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The outbreak of E. coli expands, not yet identified

"We expect more reports of illnesses as there is a delay of two weeks between the time a person becomes ill and when it is confirmed to be part of an outbreak," said Matthew Wise, deputy director of the outbreak response branch in the Division of Foodborne, Waterborne and Environmental Diseases of the CDC.

Forty-six of the sick individuals have been hospitalized, a rate higher than the 30% that is typically observed in E. coli outbreaks.

"CDC laboratory tests have confirmed that the strain of Shiga toxin producing E. coli O157: H7 that causes this outbreak produces a type of toxin that tends to cause more serious disease, which may explain why there is a high hospitalization rate. "the agency said in an outbreak investigation update on Friday.

Ten of the hospitalized patients have developed a type of renal failure associated with E. coli called hemolytic uremic syndrome. They are between the ages of 18 and 87, and three of them are children, according to the CDC.

People who most recently became ill started experiencing symptoms on April 20. These symptoms include severe stomach cramps, diarrhea and vomiting. They begin, on average, three or four days after ingesting the bacteria. Most people recover in five to seven days. Those who are most at risk of contracting E. coli are the very young, the very old and those with compromised immune systems.

"This is serious, and everyone should avoid premature ejaculation," Wise said, adding that the advice for consumers is all, not limited to specific groups, such as those at higher risk of serious illness.

That advice: "Do not eat or buy romaine lettuce unless you can confirm that it is not from the growing region of Yuma, Arizona." Restaurants and retailers must not serve or sell romaine lettuce from the growing region of Yuma, Arizona. "

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The growing season in the Yuma region runs from November to March and then moves north to Salinas, California, during the summer, the move is under way, and some farms in Yuma have completed their season, but the FDA said it can not confirm that no more lettuce is being sent from the region based on the information it has from industry organizations.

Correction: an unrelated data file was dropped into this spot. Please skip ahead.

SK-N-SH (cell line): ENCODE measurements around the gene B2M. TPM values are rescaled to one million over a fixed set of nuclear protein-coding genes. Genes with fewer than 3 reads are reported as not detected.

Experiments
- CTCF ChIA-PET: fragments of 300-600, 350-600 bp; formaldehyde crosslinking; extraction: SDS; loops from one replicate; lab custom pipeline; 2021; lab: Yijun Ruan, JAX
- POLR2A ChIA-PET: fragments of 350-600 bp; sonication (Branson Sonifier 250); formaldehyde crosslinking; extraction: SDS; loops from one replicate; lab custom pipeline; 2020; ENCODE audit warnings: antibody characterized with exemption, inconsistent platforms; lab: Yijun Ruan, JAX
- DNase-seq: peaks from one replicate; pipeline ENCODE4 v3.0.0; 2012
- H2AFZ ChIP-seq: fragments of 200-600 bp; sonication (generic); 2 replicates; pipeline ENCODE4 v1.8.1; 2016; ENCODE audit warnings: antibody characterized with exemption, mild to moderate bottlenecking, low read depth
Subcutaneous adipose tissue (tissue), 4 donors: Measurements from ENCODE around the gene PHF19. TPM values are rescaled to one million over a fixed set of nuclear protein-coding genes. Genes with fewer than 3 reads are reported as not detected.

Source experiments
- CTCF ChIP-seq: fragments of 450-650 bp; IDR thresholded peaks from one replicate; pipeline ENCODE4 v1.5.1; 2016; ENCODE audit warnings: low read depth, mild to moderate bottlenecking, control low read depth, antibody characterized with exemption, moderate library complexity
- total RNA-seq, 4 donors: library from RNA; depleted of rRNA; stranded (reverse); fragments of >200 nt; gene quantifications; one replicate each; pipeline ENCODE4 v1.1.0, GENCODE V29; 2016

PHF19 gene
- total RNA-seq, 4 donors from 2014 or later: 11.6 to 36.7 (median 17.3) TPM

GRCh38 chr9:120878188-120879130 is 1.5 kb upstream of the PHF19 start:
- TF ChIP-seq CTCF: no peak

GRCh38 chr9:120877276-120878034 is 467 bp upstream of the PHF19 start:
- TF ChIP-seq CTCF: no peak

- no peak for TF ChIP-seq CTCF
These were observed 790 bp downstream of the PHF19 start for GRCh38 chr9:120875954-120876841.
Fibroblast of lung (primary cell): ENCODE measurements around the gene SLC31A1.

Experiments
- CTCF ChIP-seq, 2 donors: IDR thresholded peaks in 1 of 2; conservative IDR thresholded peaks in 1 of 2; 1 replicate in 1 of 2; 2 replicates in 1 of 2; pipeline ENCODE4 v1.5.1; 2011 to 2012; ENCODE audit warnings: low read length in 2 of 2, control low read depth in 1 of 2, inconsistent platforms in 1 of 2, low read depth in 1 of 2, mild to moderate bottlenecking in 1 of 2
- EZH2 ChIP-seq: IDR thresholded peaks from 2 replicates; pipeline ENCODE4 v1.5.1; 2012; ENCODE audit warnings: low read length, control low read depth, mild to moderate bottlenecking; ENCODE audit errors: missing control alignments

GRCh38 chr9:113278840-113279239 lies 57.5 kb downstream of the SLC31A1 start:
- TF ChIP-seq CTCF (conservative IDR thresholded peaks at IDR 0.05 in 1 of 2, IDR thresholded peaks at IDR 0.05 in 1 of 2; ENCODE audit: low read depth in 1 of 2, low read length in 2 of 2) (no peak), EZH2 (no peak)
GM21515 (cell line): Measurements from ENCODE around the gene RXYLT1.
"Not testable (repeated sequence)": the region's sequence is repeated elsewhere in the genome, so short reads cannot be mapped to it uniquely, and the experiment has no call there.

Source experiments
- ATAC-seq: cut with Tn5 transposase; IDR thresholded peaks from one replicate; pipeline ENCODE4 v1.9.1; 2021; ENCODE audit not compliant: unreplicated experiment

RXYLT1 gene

The CDC and the Food and Drug Administration have yet to identify a brand, manufacturer, supplier or farm as the source of E. coli contamination, however, they identified Harrison Farms in Yuma as the producer of all the heads of romaine lettuce that caused illness in eight inmates at a correctional institution in Nome, Alaska The growing season on that farm is over, but health researchers are pl I was planning to visit the farm in an effort to determine how the lettuce was contaminated.

The CDC emphasized that although the other 90 cases of disease are related to the eight in Alaska, those 90 are of lettuce in chopped bags, and that source of contamination remains a mystery.

"At this point, we are seeing the whole spectrum" of the supply chain, "said Wise." As we move forward in the distribution of the product, we are looking for places of convergence where pollution may have occurred. We are looking at each producer or carrier or supplier to see if there is a convergence. "

There is no evidence that lettuce grown outside the Yuma region is part of this outbreak, according to Stic Harris, director of the Coordinated Food Network. response and evaluation of outbreaks from the FDA.

This is the largest outbreak of its kind since a deadly outbreak of E. coli in 2006 that was related to spinach.Unlike spinach, which is often cooked, romaine lettuce and lettuce in general is more common as the culprit for E. coli outbreaks because it is eaten raw.

"There is no killing step," said Harris, noting that he himself eats romaine lettuce several times a day. week


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